Hi! Can i use this relay to power my router?
Which router are you using?
The makings in the case show that it can handle up to 10 amps, so it should be ok.
But depending on which router you are using, it may be a good idea to use that relay to activate a larger relay to power the router.
People on this forum have used similar relays to control their router, and you probably could make it work, but there are two problems with this relay:
It is a 5V relay. The typical solution for turning a router on and off is to use a fan pin and turn it on using a M106/M107 gcode. Unfortunately fan pins are almost always 12V or more. In theory you could select an arbitrary free pin and use an M42 to toggle it, but is a less traveled road.
It has been suggested by people on this forum who know far more about electronics/electricity than I do that a router may have a high startup current and 10A is just not enough. This result is a short life for the relay. They recommend that if a person was to use this style of solution, to purchase something more like this. Or perhaps a short life is not an issue since in this use there are relatively few activations.
It may be more money than you want to spend, but I use one of these to control my router.
Just a 300w palm router
My rambo v1.4 fan seems a 5v type because i bought a 40mmx40mm 12v fan and its connector is a little bigger than the fan port of the rambo board.
You mean i better get a higher ampere relay or this 10amps is enough for a 300w motor palm router?
Unfortunately, that iot switch is not available here in philippines. I even search aliexpress for that but to no avail. Though amazon will ship here but it will be costly and will take longer time
I would put a multimeter on your fan pin. I would be very surprised if it is 5V. I have a Rambo board, and it is definitely 12V. But an alternative solution to going the M42 route to get a 5V pin would be to reassign the fan to a known 5V pin in the pins_ file. This will require compiling Marlin and reflashing the board.
According to some forum posts, MPCNC users have use similar 10A to switch their router on and off. I just don’t know if the relay will last.
That relay is more than enough to run the palm router.
Like @robertbu said, the biggest issue is the voltage that your board is putting out to activate the relay. That will take some more investigation on your part.
Because it is a relay, and not a variable speed control, you can use a digital (on/off) pin. You don’t need a PWM pin like the fans. I don’t know the Rambo well enough to point to a specific pin, but you’ll only need to define the SPINDLE ENABLE feature, assuming you don’t have a reversible variable speed spindle.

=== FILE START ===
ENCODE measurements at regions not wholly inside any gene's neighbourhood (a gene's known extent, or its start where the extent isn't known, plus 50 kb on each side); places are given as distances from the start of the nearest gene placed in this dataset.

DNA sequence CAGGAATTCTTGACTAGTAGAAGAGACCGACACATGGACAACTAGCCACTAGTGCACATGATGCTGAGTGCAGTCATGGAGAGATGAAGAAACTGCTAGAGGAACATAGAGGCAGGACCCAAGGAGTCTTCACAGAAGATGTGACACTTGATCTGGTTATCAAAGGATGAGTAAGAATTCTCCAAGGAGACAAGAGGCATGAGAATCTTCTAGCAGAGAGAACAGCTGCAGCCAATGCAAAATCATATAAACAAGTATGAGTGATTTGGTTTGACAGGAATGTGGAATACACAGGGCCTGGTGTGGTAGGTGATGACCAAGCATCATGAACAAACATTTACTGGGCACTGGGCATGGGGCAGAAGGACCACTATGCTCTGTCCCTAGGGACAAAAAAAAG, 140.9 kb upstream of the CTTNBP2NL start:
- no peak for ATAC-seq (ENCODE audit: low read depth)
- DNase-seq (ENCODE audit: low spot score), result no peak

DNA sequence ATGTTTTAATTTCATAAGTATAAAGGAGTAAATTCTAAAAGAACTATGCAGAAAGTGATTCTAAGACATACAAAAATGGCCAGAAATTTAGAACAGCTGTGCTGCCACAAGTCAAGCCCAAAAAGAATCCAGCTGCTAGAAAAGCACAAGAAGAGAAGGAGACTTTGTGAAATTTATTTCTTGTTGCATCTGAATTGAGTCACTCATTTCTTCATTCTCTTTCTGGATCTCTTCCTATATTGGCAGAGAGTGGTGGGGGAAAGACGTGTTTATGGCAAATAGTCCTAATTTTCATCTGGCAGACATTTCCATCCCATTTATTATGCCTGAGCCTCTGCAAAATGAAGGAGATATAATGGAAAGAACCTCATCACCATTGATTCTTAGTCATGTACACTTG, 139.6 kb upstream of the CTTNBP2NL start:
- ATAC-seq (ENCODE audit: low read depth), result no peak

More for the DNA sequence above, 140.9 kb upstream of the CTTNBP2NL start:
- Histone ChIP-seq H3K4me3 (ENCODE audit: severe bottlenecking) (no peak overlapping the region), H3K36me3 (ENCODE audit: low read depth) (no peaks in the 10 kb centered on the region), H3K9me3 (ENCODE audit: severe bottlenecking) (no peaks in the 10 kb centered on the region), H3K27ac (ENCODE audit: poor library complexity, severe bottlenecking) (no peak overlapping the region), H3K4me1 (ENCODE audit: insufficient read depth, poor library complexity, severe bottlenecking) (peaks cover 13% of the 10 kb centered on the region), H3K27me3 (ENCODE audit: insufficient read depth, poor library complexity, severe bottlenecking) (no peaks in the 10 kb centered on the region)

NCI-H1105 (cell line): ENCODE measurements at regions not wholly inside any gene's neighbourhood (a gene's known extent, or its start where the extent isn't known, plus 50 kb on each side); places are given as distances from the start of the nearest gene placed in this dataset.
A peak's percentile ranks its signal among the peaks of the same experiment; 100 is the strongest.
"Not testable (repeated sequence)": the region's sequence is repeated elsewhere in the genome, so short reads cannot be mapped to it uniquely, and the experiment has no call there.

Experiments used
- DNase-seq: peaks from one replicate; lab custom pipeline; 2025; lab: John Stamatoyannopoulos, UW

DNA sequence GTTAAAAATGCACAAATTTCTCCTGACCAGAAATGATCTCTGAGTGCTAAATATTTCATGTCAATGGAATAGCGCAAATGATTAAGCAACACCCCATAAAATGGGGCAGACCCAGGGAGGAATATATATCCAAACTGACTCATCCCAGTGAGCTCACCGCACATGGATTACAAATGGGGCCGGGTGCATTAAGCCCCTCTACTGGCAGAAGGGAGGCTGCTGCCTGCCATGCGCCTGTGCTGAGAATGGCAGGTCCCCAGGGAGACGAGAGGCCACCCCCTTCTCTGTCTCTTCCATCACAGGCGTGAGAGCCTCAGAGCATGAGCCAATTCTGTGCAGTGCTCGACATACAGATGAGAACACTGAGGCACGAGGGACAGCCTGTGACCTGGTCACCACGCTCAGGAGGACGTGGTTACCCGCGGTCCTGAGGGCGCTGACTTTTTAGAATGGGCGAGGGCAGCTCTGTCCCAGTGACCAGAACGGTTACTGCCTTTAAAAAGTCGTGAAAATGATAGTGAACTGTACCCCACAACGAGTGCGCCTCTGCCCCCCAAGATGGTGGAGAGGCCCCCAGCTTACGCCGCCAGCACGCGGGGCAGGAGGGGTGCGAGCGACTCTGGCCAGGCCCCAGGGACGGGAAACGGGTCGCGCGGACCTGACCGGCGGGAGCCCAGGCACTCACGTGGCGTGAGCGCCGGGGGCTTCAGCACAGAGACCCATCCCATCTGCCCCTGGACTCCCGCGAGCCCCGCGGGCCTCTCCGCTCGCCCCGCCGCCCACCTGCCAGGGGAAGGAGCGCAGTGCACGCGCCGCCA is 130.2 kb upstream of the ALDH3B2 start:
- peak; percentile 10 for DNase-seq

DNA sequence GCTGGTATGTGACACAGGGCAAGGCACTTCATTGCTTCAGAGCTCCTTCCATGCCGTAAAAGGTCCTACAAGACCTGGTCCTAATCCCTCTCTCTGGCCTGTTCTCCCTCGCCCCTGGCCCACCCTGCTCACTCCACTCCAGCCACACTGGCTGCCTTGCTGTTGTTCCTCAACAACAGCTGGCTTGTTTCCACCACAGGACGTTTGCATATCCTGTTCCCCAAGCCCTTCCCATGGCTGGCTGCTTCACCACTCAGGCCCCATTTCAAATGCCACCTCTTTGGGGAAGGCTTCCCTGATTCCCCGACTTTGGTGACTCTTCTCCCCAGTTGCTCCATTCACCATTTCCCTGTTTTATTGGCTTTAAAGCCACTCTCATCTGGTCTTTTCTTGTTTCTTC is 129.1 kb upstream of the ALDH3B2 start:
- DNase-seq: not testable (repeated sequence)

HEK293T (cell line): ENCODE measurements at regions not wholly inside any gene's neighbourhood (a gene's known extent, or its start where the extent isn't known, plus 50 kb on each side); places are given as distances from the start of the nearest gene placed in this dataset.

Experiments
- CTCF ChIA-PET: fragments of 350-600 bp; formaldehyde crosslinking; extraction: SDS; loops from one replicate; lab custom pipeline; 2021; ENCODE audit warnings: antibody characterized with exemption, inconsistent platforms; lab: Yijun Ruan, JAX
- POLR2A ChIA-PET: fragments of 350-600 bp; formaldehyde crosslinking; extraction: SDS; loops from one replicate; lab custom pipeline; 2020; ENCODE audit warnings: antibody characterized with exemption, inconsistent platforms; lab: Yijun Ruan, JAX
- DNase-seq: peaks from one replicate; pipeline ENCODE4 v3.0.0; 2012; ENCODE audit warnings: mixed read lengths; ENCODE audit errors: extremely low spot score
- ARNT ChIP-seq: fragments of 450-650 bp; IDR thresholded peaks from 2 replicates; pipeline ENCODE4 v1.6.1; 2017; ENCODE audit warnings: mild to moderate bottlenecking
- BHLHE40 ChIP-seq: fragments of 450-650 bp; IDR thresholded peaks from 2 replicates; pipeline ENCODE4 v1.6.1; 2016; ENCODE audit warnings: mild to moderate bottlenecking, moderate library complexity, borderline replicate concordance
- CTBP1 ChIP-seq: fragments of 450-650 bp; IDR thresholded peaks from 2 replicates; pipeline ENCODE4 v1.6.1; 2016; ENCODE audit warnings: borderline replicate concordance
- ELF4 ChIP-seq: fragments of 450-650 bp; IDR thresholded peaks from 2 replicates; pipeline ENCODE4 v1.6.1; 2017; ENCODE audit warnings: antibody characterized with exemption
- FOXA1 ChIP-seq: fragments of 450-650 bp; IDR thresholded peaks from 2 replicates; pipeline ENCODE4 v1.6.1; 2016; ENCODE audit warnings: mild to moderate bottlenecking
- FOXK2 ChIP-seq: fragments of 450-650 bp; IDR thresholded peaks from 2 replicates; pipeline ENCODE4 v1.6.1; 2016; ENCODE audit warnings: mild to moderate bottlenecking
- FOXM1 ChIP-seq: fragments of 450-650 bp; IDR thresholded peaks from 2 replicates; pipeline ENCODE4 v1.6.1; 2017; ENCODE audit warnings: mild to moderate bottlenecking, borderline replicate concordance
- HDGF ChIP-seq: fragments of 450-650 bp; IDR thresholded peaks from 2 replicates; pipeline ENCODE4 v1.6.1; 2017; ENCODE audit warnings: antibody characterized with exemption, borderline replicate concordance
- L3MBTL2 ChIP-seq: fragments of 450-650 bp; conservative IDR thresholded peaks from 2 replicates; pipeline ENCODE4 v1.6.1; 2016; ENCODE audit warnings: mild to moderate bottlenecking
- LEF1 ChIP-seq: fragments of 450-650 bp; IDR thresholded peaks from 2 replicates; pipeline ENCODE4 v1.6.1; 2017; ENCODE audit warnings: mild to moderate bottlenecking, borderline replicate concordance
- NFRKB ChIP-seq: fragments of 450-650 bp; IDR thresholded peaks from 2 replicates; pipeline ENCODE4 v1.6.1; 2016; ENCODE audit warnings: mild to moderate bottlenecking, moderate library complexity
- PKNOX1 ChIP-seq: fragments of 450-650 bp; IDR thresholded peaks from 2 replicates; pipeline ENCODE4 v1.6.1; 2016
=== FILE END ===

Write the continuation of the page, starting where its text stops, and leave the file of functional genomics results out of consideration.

Instructions for configuring Marlin spindle/laser settings
Here is a block of pins you can use:
Note that the firmware maintained by V1 has the laser enabled and uses pins 31, 32, and 45, so you may want to avoid these pins:
// // M3/M4/M5 - Spindle/Laser Control // #define SPINDLE_LASER_PWM_PIN 45 // Hardware PWM #define SPINDLE_LASER_ENA_PIN 31 // Pullup! #define SPINDLE_DIR_PIN 32
Pins 44, 45, and 46 are PWM. The other are not.
There is an easy way to make the fan pin 5V. Test this with a Volt Meter first but this is what I did for a laser that needed 5V TTL.
Connect the negative Fan pin to the Negative on the relay.
Connect the Positive relay pin to a Random +5V pin on the Rambo. I used one from a Endstop.
See the Rambo board fan pins are like this. the + pin is always +12V. It never changes. But the Negative pin switches from Ground to open. So all you need is to use a different +5 pin and you are golden.
Yes something like this i want, just an on/off signal port
It’s pretty common to “share” pins between spindle and laser and then choose a “mode.” Here’s my understanding of the general differences between the modes.
- Use PWM pin to control spindle RPM (only use if your spindle supports this)
- Use ENA(ble) pin to turn spindle on/off (this is where you’d connect your relay)
- Use DIR pin to reverse spindle rotation (only use if your spindle supports this)
- Spindle moves to “Safe Z” height but stays enabled during non-cutting moves
- Has a short delay when turned on or RPM changed to allow physical spindle to align to commanded speed
- Use PWM to control laser intensity/power level
- May use ENA(ble) pin to turn laser on/off, or interpret 0% intensity as “turn off” command - depends on the laser
*DIR pin gets ignored - no reversing the light flow
*Laser is disabled during non-cutting moves, but Z height doesn’t need to be changed
*No motion pauses for intensity changes
If you’re using a laser in spindle mode you end up with burned corners as the intensity stays high as the machine slows down to make the turn.